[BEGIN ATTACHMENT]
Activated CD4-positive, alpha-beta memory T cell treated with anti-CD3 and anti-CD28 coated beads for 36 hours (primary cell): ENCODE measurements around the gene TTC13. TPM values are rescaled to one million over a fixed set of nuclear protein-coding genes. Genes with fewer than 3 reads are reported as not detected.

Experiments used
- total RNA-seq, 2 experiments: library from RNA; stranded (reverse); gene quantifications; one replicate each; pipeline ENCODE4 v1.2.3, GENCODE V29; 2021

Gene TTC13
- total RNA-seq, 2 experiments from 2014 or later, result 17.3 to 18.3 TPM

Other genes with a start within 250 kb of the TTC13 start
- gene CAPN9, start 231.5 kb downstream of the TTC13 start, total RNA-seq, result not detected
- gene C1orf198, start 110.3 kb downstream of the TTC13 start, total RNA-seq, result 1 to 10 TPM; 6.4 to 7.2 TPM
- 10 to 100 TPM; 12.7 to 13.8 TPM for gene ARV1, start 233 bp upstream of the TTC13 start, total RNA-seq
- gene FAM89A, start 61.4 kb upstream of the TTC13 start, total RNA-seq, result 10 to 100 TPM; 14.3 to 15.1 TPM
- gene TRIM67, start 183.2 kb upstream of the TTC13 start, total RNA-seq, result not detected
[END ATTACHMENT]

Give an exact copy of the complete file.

Activated CD4-positive, alpha-beta memory T cell treated with anti-CD3 and anti-CD28 coated beads for 36 hours (primary cell): ENCODE measurements around the gene TTC13. TPM values are rescaled to one million over a fixed set of nuclear protein-coding genes. Genes with fewer than 3 reads are reported as not detected.

Experiments used
- total RNA-seq, 2 experiments: library from RNA; stranded (reverse); gene quantifications; one replicate each; pipeline ENCODE4 v1.2.3, GENCODE V29; 2021

Gene TTC13
- total RNA-seq, 2 experiments from 2014 or later, result 17.3 to 18.3 TPM

Other genes with a start within 250 kb of the TTC13 start
- gene CAPN9, start 231.5 kb downstream of the TTC13 start, total RNA-seq, result not detected
- gene C1orf198, start 110.3 kb downstream of the TTC13 start, total RNA-seq, result 1 to 10 TPM; 6.4 to 7.2 TPM
- 10 to 100 TPM; 12.7 to 13.8 TPM for gene ARV1, start 233 bp upstream of the TTC13 start, total RNA-seq
- gene FAM89A, start 61.4 kb upstream of the TTC13 start, total RNA-seq, result 10 to 100 TPM; 14.3 to 15.1 TPM
- gene TRIM67, start 183.2 kb upstream of the TTC13 start, total RNA-seq, result not detected